Sunday, June 05, 2005

What'd He Say?


In addition to strengthening the economy, the gain in home values makes it highly unlikely that widespread mortgage defaults will occur in the event of a sharp economic downturn, said Alan Nevin, the California Building Industry Association's chief economist.

"People have the ability to borrow against their homes," Nevin said. "If times get tougher, they could borrow a sufficient amount to pay their mortgages."

Don't you just wonder how it is that some people manage to get their shoes on in the morning without hurting themselves?

— Posted by Michael @ 12:20 AM


It's funny Mike. I'm no real estate expert by any means, but in order for a home to be worth what people say it is worth, there has to be at least one buyer who will pay that price. So in the event of a wide economic downturn, there won't be as many buyers. That means home prices could easily go down. Which means people won't be able to tap the "value" in their home. At least that's how I see it.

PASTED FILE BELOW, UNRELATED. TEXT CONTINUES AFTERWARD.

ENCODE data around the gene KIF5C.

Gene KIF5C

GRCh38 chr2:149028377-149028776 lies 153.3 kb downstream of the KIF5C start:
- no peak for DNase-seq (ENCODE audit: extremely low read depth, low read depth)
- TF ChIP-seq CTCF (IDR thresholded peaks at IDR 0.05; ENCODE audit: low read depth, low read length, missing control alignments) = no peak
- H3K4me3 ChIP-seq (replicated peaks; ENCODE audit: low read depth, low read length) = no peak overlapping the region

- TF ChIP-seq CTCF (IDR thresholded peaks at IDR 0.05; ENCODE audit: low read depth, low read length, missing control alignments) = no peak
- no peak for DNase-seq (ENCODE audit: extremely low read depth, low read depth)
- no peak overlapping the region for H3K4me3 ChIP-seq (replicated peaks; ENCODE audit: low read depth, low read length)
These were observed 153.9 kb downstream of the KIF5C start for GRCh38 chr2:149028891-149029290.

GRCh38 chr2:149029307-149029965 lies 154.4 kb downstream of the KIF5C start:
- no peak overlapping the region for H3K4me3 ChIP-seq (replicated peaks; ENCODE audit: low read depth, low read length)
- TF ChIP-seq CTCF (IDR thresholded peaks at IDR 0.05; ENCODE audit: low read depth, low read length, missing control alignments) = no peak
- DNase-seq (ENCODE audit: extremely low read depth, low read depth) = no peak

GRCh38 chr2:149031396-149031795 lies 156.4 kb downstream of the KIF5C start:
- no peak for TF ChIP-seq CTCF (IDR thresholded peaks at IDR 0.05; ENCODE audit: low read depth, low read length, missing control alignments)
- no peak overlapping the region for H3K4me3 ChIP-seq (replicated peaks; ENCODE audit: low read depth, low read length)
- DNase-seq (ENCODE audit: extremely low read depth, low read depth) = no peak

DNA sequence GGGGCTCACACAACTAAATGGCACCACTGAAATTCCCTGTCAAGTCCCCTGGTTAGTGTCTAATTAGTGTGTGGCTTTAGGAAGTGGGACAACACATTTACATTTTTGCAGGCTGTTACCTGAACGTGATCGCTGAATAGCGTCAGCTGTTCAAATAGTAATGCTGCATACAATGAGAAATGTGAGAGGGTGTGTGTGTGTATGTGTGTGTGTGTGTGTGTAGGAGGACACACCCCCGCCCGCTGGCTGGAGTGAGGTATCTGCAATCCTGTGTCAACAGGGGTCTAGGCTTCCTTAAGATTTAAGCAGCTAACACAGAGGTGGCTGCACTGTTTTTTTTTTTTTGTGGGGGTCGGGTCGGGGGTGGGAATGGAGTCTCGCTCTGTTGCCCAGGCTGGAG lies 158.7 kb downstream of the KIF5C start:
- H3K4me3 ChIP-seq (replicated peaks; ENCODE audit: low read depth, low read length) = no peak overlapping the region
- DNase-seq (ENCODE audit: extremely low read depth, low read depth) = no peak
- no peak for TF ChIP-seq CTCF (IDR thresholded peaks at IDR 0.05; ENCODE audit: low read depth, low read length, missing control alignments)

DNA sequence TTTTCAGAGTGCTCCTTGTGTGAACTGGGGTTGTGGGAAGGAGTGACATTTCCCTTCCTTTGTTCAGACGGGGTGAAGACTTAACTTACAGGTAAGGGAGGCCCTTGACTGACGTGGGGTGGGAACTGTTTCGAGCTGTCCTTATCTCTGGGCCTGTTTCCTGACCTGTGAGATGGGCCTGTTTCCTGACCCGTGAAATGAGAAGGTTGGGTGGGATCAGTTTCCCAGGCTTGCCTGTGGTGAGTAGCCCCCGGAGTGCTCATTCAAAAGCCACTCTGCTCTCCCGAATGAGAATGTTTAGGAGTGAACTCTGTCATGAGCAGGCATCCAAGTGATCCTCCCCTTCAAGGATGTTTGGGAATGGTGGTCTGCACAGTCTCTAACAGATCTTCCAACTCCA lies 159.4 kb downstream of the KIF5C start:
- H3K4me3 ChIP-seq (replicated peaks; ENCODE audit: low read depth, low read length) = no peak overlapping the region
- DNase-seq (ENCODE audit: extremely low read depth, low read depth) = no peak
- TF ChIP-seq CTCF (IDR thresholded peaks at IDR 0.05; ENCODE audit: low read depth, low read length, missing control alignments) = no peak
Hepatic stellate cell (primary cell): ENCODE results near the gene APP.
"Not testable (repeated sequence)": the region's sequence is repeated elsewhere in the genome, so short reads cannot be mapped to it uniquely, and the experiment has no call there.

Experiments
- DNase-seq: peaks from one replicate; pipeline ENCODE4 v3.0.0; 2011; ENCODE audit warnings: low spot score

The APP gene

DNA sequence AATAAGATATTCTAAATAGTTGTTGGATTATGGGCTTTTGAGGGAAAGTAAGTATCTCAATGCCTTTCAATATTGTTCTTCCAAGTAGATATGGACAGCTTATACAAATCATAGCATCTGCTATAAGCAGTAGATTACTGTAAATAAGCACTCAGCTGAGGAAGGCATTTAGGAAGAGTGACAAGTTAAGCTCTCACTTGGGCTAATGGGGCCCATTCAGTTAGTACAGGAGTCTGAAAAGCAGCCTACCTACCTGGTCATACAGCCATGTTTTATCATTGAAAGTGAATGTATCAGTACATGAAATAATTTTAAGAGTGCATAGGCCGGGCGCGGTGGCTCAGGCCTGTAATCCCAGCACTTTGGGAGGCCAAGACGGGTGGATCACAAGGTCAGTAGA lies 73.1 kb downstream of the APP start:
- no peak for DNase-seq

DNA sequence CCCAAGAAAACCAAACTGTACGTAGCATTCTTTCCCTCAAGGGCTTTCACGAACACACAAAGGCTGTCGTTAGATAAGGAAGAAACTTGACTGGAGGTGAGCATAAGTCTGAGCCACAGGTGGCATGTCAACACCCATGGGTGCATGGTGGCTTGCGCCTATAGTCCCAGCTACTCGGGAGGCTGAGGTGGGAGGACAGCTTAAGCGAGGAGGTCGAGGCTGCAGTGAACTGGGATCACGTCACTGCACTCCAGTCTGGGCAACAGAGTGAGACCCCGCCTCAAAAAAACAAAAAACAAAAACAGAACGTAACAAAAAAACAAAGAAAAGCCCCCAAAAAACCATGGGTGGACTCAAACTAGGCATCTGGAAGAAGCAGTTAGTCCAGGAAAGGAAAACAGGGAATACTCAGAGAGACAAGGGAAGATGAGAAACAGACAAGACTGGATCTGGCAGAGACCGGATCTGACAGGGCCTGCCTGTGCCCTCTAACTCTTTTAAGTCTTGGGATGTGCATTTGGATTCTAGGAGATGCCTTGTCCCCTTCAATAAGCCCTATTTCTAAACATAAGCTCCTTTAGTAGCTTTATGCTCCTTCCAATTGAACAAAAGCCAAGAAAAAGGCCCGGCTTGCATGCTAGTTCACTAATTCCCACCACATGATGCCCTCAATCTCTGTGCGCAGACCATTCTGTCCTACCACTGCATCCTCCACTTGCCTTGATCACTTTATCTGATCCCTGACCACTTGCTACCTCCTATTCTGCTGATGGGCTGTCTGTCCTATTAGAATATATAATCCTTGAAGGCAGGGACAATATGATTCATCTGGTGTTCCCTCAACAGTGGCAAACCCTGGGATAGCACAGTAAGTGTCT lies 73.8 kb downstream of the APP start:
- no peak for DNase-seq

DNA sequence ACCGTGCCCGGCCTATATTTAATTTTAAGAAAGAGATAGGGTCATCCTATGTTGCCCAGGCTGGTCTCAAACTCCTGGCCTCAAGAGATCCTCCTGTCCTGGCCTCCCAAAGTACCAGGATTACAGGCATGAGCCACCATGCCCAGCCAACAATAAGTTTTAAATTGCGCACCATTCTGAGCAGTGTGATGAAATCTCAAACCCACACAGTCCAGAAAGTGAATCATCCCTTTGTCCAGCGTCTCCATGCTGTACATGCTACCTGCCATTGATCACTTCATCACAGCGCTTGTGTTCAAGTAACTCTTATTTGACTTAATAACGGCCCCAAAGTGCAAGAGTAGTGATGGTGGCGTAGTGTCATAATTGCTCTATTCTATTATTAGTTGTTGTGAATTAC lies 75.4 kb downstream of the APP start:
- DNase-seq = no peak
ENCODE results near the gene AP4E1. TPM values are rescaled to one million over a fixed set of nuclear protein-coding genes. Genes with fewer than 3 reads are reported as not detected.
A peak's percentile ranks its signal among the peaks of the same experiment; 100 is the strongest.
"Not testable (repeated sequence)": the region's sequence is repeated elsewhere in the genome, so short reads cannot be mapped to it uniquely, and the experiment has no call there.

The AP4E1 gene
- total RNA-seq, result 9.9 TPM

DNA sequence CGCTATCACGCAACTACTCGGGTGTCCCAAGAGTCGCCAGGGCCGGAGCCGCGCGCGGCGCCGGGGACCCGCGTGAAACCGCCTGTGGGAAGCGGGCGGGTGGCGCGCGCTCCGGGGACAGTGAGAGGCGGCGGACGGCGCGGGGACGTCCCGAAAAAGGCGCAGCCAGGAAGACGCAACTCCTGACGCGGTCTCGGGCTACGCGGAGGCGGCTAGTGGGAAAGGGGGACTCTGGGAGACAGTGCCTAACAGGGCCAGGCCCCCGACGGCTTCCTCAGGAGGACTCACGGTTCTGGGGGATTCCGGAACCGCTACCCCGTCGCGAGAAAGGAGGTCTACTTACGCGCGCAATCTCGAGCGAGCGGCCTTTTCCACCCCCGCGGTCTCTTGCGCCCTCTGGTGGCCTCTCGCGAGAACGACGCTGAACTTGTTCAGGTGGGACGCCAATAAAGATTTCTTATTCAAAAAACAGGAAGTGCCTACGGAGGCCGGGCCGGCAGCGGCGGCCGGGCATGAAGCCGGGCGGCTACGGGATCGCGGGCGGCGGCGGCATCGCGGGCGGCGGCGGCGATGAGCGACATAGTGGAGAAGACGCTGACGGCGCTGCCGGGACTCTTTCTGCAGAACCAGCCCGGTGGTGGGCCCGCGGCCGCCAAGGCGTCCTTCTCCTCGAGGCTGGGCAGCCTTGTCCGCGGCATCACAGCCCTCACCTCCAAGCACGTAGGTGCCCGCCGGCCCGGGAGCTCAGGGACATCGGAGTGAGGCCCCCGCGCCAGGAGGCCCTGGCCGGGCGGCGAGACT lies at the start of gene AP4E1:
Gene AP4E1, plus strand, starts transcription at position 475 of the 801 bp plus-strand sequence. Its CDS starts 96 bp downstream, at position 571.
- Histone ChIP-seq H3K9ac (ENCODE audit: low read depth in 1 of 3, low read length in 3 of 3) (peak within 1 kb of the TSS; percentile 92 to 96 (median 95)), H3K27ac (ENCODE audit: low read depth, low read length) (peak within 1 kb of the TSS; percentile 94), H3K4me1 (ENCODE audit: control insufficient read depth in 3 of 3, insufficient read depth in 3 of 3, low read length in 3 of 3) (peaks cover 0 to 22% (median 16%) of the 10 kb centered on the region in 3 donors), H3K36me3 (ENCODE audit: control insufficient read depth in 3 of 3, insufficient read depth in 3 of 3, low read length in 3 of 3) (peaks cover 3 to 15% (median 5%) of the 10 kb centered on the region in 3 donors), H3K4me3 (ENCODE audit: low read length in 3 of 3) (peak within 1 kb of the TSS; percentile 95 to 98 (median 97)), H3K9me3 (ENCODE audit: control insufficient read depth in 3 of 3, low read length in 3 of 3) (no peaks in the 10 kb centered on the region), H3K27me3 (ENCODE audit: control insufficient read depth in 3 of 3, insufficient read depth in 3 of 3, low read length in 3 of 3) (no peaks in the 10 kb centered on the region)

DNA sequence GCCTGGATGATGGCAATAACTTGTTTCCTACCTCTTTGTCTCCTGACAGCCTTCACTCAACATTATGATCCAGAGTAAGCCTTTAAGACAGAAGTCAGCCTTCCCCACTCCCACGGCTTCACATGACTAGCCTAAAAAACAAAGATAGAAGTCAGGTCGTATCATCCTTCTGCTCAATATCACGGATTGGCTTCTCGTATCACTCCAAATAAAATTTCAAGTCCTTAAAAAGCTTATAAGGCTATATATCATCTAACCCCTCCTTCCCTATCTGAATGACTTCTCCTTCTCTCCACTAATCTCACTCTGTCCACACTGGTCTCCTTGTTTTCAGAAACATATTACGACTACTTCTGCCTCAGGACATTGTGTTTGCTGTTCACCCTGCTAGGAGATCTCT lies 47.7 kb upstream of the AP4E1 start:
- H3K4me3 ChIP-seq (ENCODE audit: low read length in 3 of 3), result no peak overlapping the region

Hey Mike, have you ever been in a situation that caused you to tap into your homes equity? It doesn't matter how much the house is worth if you are not going to be able to pay the payments after the cash you borrowed is gone. And New interest, closing costs. etc. why do it?
I did and guess what I am losing my home.

Anonymous Anonymous
, at 6:20 PM, June 07, 2005  


The quote above isn't mine, you know. Someone else said it. And no, I've never touched my home's equity.

Anyone silly enough to think that the drain-the-home-equity merry-go-round is perpetual in nature had better examine some history, else they become a sad footnote in it.

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